The Harbinger Wars continues with this issue of Harbinger, but interestingly enough we’re given more information around the scene involving Peter’s team in the first issue. We’re also given more information about Rising Spirit (even more if you read Archer & Armstrong this week as well) as the story opens in the past. This is still by far my absolute favorite series from Valiant and its return continues to be one of the best things that have happened to monthly comics and storytelling.
The story begins in 1969 which is the same year of the first Harbinger War, but much like this issue, the first chapter is just the precursor to the war. In the Great Dismal Swamp of North Carolina, a military outpost stands on guard. The leader tells his men to prepare for “their” arrival and puts on a goofy looking helmet and steps outside in the rain with his men. In the air is a much younger Harada and two companions; one woman and one man. The leader of the troops reveals himself as Director Carter which Harada ignores choosing instead to focuses on the helmets. They have telepathy-suppression technology inside the helmets, which Carter informs him of so that they can speak on equal footing and he won’t suddenly “forget” their conversation.
After the meeting concludes we go back to the present and find Harada tracking Bloodshot who we know is making a move for the children of Project Rising Spirit. While planning and giving orders he’s interrupted by the Bleeding Monk who has summoned him to his mind. From there we pick up with part of what happened in Harbinger Wars with Peter, Harada and the Monk all meeting together. It’s still a good scene as it doesn’t copy the exact same sequence from HW, but rather presents another side of it with new information. The story continues after the point that Peter is kicked out of the conversation and is put back with his team.
There are several layers of plot at work in this issue and while some of them feed into the Harbinger Wars, it’s clear that Dysart is already building towards something bigger for the series and HW is only going to be a footnote. I personally don’t mind when two series share the same dialog and scenes, but are presented by different characters or narration. It makes it interesting, but Dysart has actually found a different way to tie in all of the events by only covering the bare minimum of each scene and presented more of the events either before or after. It works incredibly well and really ties the two books together.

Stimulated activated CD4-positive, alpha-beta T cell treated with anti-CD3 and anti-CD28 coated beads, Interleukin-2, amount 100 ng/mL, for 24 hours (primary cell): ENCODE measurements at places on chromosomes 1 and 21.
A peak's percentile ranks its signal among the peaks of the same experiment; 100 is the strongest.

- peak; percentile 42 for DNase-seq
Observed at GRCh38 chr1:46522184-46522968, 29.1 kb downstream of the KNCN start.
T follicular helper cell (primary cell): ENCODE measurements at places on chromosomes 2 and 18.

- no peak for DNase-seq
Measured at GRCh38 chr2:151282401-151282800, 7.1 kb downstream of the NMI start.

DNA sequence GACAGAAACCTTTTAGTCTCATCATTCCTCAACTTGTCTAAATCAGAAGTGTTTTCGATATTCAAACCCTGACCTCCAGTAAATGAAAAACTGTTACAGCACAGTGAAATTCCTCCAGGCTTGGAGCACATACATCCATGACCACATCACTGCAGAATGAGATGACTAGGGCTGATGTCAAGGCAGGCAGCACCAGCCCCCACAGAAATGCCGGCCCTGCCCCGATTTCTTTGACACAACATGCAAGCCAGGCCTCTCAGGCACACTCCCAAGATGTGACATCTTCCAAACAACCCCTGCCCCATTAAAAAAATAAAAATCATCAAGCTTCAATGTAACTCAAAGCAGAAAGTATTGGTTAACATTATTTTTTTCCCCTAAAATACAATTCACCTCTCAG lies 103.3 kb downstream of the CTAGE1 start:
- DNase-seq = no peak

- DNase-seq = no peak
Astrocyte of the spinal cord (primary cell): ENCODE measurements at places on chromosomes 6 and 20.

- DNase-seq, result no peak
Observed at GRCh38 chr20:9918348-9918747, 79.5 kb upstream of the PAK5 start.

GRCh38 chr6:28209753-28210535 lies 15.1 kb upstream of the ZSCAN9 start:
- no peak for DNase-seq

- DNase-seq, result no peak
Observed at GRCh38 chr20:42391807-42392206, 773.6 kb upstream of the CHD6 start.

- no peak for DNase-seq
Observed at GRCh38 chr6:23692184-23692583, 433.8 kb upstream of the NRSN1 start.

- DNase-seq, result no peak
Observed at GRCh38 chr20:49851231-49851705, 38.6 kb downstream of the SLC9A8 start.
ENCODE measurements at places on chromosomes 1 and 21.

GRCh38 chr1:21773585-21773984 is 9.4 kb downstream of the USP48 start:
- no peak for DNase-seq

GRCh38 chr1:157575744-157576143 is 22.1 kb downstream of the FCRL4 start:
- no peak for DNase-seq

Evans and Hairsine are great on art together. Hairsine covers the past segments and it’s very cool to see a young Harada even if he looked a bit like the Phantom Stranger at first. Evans style is easy to spot at this point in the series because he does such a great job on Peter’s group of characters. His Kris is the best of all the artists on the series due to the fact that he captures a lot of her personality on the page. Even if you skipped her dialog you’d still be able to tell what her feelings and attitude towards a situation would be just by looking.
This issue is kicking off a new story arc, but in general this series continues to have a much larger feel. I don’t get the impression that I do from other series that come from the “big two” where they really only have six months at the most planed. With Harbinger I literally get the impression that there are years of stories mapped out and planned and even if there are not, it’s very convincing. If you’ve yet to jump on this series you’re in luck as this is another perfect place to start. There’s a great recap at the beginning of the issue in case you want the backstory, but really you’d be fine either way. A great series and a great issue that does a whole hell of a lot more than simply tie into a crossover.
Writer: Joshua Dysart
Artists: Khari Evans and Trevor Hairsine
Publisher: Valiant Comics
Release Date: 4/10/13